The experience of Lorin Hollander in performance is one of exultancy, and one for which, despite my own conservatory training, I was unprepared. His interpretation of the Copland Piano Concerto, for example, left me wondering how it is possible for a human being to accomplish the feat in such a manner. Lorin describes it as "a very special, enigmatic work and...it's a beast because one has to put the soul into the work." There is, in his playing, something distinctive, no matter the work—something beyond sensitivity in interpretation and brilliance in execution. Happily, upon discussing the phenomenon with him, the secret, despite the telling, remains clothed in mystery.
He once more supplies the example of the Khachaturian Concerto, which is "bombastic" and "noisy."
And I was asked to play it about ten years later. Suddenly, I would be awakened, or I would be walking, and it's as if from inside I would become blinded and aurally deafened by an inward playing of the music from a totally different realm. It's as if the original mythological, gypsy, shamanic, songful dance...took me over. And within a few days, the entire work was simply played for me, coming from my creative unconscious.
Lorin here mentions Joseph Campbell's belief, which he shares, that mythology is the entrance through which the energies of the cosmos enter into human culture. "And for me," he said, "the experience was from inside, a way of singing these themes with a depth of sadness, of longing, of unutterable pain and beauty. But then, one started getting into the cruelty." He likened this aspect to the experience of feeling
When playing "exquisitely structured" pieces such as those written by Bach or arranged by Grainger, he accesses this deep place within, "the emotional well-spring," in a different way and with the express purpose of announcing the most heartfelt experience of his listeners through the musical medium; "expressing love, tenderness, and ineffable beauty." Each of these examples conveys Lorin's repeated experience of being led to balance by "breaking through the grips of the darkness, and emerging into an expression of gentleness, compassion, love, inexpressible beauty, and the passions of humanity."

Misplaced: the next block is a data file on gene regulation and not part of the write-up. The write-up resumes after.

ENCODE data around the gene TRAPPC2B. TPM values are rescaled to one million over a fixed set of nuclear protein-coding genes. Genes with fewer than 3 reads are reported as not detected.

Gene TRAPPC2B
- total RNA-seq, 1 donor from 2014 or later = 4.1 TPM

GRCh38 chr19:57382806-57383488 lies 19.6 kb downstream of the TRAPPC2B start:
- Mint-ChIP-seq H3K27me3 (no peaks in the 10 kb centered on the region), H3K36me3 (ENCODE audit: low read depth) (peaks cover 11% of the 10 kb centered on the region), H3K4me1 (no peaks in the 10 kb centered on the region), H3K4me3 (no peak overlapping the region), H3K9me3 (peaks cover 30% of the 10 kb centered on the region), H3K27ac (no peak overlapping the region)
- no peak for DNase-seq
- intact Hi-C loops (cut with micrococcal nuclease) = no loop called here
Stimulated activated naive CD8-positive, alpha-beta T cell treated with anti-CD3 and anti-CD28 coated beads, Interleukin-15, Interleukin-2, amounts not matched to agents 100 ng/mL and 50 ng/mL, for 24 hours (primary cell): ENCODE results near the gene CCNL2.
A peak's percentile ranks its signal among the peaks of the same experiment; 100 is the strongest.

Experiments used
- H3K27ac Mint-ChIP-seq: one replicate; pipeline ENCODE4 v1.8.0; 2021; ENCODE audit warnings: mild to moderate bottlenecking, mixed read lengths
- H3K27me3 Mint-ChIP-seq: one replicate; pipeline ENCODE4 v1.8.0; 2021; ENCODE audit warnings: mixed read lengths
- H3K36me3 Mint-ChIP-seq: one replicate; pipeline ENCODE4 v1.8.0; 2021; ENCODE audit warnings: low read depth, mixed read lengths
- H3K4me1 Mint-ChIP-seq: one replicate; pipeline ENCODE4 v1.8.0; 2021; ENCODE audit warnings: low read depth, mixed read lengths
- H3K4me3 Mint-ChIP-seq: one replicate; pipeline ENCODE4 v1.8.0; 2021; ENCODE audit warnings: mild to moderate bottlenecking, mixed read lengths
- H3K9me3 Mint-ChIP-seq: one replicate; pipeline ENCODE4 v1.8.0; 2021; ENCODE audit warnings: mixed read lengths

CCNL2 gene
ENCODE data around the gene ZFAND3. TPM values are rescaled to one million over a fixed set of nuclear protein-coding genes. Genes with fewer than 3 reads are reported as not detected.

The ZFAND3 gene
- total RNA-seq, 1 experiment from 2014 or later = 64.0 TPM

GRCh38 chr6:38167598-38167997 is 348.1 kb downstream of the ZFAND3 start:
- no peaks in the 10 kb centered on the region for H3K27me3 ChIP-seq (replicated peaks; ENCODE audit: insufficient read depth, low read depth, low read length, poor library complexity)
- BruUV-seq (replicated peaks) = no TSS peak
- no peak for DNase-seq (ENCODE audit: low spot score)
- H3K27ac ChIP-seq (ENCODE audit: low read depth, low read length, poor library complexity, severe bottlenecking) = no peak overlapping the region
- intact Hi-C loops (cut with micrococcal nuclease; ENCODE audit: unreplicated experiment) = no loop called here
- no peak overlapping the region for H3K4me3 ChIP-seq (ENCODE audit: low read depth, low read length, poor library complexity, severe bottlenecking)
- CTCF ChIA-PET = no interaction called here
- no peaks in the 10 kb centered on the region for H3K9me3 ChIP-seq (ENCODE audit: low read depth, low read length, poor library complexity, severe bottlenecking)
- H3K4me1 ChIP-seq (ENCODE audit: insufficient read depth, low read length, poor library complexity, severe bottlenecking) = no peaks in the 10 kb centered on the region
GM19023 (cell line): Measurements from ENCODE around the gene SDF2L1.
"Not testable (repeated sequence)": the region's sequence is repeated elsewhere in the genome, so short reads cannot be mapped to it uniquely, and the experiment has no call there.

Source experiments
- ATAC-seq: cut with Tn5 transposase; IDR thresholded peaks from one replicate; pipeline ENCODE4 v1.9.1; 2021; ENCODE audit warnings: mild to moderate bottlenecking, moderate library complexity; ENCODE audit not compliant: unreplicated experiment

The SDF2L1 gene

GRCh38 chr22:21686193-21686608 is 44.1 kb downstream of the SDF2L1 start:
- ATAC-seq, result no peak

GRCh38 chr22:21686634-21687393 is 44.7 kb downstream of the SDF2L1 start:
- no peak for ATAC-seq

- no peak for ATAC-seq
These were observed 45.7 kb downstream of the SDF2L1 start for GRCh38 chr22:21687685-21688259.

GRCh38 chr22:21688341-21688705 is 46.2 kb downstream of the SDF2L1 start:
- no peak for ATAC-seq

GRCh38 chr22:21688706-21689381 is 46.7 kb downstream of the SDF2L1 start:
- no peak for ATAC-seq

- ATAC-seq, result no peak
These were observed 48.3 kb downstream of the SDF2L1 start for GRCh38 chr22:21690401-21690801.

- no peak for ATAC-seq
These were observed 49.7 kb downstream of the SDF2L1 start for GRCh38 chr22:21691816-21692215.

His life is guided by irreducible and seminal principles. Their consequences resound from his home and from the stage. As father and performing artist, Lorin considers his greatest achievement to be "the nurture of three young boys into men who are creative, gentle, sensitive, caring, loving, tender, and unafraid to share the depth of their emotional and spiritual beings." These principles are also evident in his conception of leadership. He employs the metaphor of the conductor when discussing this aspect of his role within the performing arts.
In his maturity, the development of Lorin's talent as musician is subsumed in his quest for a more fully developed understanding of human potential. The full flowering of his prodigious talent demands the integration of the psyche. Where others might balk, Lorin Hollander dares to venture into realms of human consciousness for which we lack adequate description. He finds them "hidden in the harmonies of the music," and attends to the words of William James who observed that we are separated from these realms "by the filmiest of screens" and that "no account of the universe in its totality can be final which leaves these other forms of consciousness quite disregarded." As he pioneers this terrain, Lorin models the struggle that the highly gifted must undergo in their movement towards spiritual and psychological wholeness.